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Safety and immunogenicity of the live attenuated intranasal pertussis vaccine BPZE1: a phase 1b, double-blind, randomised, placebo-controlled dose-escalation study

Abstract : Background Long-term protection and herd immunity induced by existing pertussis vaccines are imperfect, and a need therefore exists to develop new pertussis vaccines. This study aimed to investigate the safety, colonisation, and immunogenicity of the new, live attenuated pertussis vaccine, BPZE1, when given intranasally. Methods This phase 1b, double-blind, randomised, placebo-controlled, dose-escalation study was done at the phase 1 unit, Karolinska Trial Alliance, Karolinska University Hospital, Stockholm, Sweden. Healthy adults (18–32 years) were screened and included sequentially into three groups of increasing BPZE1 dose strength (10 7 colony-forming units [CFU], 10 8 CFU, and 10 9 CFU), and were randomly assigned (3:1 within each group) to receive vaccine or placebo. Vaccine and placebo were administered in phosphate-buffered saline contained 5% saccharose as 0·4 mL in each nostril. The primary outcome was solicited and unsolicited adverse events between day 0 and day 28. The analysis included all randomised participants who received a vaccine dose. Colonisation with BPZE1 was determined by repeatedly culturing nasopharyngeal aspirates at day 4, day 7, day 11, day 14, day 21, and day 28 after vaccination. Immunogenicity, as serum IgG and IgA responses were assessed at day 0, day 7, day 14, day 21, day 28, 6 months, and 12 months after vaccination. This trial is registered at, NCT02453048. Findings Between Sept 1, 2015, and Feb 3, 2016, 120 participants were assessed for eligibility, 48 of whom were enrolled and randomly assigned (3:1) to receive vaccine or placebo, with 12 participants each in a low-dose, medium-dose, and high-dose vaccine group. Adverse events between day 0 and day 28 were reported by one (8%, 95% CI 0–39) of 12 participants in both the placebo and low-dose groups, and two (17%; 2–48) of 12 participants in both the medium-dose and high-dose groups, including cough of grade 2 or more, oropharyngeal pain, and rhinorrhoea and nasal congestion. During this time, none of the participants experienced any spasmodic cough, difficulties in breathing, or adverse events following immunisation concerning vital signs. The tested doses of BPZE1 or placebo were well tolerated, with no apparent difference in solicited or unsolicited adverse events following immunisation between groups. Colonisation at least once after vaccination was observed in 29 (81%; 68–93) of 36 vaccinated participants. The tested vaccine doses were immunogenic, with increases in serum IgG and IgA titres against the four B pertussis antigens from baseline to 12 months. Interpretation The tested vaccine was safe, induced a high colonisation rate in an adult population, and was immunogenic at all doses. These findings justify further clinical development of BPZE1 to ultimately be used as a priming vaccine for neonates or a booster vaccine for adolescents and adults, or both. Funding ILiAD Biotechnologies.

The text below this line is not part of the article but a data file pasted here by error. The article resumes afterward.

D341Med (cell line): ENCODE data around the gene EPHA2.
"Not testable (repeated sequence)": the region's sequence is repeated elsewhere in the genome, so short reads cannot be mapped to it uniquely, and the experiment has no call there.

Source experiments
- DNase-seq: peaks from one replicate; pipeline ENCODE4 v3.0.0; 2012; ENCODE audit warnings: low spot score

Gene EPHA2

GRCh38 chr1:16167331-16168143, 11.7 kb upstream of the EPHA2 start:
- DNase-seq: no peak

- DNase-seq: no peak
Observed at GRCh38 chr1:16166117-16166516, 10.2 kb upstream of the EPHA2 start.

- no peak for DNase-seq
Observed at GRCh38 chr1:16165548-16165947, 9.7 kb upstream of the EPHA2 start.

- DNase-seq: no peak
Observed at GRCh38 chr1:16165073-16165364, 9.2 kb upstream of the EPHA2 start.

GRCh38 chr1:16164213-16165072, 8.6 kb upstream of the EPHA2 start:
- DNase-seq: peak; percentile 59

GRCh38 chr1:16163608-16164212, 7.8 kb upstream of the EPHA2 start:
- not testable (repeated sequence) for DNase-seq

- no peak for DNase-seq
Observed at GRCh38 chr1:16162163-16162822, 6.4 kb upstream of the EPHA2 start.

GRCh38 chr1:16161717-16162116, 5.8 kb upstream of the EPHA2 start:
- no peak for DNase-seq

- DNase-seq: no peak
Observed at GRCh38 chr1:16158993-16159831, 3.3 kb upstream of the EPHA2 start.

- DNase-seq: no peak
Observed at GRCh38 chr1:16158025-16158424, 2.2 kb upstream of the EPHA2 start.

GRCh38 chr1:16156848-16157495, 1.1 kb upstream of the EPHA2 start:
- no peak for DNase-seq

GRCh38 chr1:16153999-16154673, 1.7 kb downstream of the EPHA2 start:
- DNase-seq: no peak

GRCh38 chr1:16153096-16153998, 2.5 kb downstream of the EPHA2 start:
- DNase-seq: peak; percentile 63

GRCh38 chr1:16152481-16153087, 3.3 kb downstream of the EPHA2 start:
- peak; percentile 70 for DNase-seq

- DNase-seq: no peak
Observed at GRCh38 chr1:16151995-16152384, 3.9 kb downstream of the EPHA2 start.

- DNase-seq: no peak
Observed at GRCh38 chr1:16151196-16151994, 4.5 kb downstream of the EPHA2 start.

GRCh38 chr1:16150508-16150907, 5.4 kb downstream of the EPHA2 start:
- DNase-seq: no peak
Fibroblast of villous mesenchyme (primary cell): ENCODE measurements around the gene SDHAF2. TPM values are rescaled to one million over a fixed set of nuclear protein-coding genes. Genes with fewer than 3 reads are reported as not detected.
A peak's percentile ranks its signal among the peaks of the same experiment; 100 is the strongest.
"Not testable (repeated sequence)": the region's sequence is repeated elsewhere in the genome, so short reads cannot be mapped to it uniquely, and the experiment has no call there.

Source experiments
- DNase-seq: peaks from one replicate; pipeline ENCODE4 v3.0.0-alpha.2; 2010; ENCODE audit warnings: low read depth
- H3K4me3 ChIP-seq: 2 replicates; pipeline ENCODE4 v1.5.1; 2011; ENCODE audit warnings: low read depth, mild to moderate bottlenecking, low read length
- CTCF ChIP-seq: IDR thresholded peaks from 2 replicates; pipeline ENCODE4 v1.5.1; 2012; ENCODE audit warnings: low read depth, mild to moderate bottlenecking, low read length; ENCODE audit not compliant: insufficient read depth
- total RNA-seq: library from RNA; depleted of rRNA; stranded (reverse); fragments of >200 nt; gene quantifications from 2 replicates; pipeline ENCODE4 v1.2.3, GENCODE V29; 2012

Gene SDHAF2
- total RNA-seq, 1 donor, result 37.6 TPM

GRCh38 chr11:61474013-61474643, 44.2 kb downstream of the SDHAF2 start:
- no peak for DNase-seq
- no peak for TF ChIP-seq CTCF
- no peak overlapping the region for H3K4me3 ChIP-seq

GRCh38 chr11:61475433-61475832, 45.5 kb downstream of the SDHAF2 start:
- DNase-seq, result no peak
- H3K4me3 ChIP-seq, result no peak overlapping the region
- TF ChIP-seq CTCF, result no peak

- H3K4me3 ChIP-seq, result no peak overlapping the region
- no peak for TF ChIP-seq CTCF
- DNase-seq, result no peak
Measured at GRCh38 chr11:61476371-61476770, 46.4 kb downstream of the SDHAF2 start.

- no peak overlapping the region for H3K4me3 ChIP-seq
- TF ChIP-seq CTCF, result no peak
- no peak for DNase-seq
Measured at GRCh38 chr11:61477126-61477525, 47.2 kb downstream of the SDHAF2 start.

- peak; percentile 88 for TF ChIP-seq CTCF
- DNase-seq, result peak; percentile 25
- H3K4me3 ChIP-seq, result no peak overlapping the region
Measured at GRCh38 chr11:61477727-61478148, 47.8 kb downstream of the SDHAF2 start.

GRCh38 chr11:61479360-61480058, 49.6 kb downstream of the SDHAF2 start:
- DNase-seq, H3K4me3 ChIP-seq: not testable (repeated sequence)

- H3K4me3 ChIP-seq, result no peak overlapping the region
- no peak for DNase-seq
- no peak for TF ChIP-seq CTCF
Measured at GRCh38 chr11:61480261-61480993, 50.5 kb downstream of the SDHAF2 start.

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Maja Jahnmatz, Laura Richert, Nabil Al-Tawil, Jann Storsaeter, Céline Colin, et al.. Safety and immunogenicity of the live attenuated intranasal pertussis vaccine BPZE1: a phase 1b, double-blind, randomised, placebo-controlled dose-escalation study. The Lancet Infectious Diseases, New York, NY : Elsevier Science ; The Lancet Pub. Group, 2001-, 2020, ⟨10.1016/s1473-3099(20)30274-7⟩. ⟨inserm-02904617⟩



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